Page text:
Episcopalians are followers of Jesus Christ. We say that God was uniquely present in the life of Jesus of Nazareth. One word we use to describe this belief is that God was “incarnate” in Jesus, that is, God’s own self was present in Jesus’ very body. Following his death, his disciples found that Christ still lived in their midst. Thus, they found themselves connected to God as they discovered themselves to be part of Christ’s resurrected body. And that is still the case today.
We Episcopalians say that human beings are united to God through Christ. We take that relationship seriously. When we worship, we are called to see the risen Christ in the persons around us. In our daily lives we are called to see the risen Christ in family, acquaintances, and co-workers. Ultimately, we are called to seek and serve Christ in all persons, to strive for justice and peace among all people, and to respect the dignity of every human being.
Our church is not a community of like-minded people. We do not exist for ourselves alone. Instead, we are a people set apart to be the personal presence and witness of God to the world. We struggle with many issues and we disagree with one another, but we still gather each week to hear the story of God’s love for us, to ask for forgiveness from one another and God, and to offer our lives up to God. In our teaching, we learn the grace to live with questions that cannot be answered with certainty.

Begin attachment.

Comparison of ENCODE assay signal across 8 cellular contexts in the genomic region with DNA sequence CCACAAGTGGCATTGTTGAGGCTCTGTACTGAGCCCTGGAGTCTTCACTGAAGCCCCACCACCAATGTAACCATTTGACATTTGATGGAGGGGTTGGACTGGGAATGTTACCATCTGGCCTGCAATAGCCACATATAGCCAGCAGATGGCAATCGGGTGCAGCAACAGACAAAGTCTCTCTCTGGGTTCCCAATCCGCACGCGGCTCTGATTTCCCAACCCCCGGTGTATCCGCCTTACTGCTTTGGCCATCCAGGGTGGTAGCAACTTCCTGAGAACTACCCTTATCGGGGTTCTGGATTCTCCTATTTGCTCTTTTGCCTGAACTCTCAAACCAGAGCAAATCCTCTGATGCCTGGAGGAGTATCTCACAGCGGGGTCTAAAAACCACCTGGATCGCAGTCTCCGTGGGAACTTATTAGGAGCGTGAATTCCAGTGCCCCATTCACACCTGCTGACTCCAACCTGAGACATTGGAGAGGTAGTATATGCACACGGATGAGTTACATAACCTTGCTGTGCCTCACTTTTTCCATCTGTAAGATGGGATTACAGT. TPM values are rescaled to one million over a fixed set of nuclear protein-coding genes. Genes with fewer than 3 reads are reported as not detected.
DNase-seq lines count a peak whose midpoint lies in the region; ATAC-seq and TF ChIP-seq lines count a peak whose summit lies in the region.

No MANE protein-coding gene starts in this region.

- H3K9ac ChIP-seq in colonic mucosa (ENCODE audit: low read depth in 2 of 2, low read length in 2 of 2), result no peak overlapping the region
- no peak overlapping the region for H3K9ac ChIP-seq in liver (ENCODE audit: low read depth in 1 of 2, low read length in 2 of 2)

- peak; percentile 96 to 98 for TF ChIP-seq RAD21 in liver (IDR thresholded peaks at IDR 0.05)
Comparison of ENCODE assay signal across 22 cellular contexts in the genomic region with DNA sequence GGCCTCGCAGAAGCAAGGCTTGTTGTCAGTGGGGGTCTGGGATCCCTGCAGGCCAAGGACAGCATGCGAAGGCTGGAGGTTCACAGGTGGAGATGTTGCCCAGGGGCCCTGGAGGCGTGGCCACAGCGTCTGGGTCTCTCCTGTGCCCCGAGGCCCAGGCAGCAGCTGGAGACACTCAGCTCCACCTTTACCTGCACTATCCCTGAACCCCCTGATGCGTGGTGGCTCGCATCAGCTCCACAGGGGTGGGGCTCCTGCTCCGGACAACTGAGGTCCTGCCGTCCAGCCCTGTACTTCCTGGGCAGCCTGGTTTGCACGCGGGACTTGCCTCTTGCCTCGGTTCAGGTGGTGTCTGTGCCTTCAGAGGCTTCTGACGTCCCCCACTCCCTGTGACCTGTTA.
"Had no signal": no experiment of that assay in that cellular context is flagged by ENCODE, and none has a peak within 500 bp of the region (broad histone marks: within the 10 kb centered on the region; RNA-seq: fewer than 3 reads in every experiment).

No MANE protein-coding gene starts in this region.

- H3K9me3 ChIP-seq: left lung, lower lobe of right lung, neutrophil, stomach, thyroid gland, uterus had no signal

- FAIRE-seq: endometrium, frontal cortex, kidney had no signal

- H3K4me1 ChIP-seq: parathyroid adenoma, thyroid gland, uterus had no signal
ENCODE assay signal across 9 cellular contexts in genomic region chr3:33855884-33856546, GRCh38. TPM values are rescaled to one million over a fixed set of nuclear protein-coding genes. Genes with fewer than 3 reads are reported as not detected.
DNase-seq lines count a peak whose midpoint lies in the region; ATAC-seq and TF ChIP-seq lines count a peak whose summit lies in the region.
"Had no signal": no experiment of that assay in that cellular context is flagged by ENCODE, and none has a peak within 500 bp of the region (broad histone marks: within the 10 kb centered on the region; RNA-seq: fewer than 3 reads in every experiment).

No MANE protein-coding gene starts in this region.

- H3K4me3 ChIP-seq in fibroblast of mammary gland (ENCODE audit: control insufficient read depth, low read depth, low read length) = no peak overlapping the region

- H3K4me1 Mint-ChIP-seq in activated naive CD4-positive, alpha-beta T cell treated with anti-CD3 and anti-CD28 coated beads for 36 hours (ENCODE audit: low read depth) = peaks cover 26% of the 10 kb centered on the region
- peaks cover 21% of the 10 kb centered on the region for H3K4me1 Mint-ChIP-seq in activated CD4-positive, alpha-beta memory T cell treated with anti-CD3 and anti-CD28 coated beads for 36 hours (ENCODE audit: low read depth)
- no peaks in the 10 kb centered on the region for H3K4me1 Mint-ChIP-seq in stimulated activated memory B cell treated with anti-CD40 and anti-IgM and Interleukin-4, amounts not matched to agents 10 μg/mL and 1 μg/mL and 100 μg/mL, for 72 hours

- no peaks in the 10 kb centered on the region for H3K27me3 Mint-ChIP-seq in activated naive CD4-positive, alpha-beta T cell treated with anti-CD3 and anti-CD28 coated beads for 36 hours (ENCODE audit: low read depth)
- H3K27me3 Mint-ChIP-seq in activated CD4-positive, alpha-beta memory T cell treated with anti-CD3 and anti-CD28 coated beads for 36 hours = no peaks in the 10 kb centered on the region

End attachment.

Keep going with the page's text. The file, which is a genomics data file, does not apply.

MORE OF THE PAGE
In our worship we are nourished for life’s journey. In our faith we trust that God is working through every one of us, and that one day God’s very self will be evident in all creation. This is the good news that we proclaim, and we believe that it is the good news that will lead us to lives of peace, self-control, and hope for the future. We invite everyone to join us in that journey.
The Episcopal Church, having its roots in the Church of England, is also an Anglican Church. Like all Anglican churches, the Episcopal Church is distinguished by the following characteristics: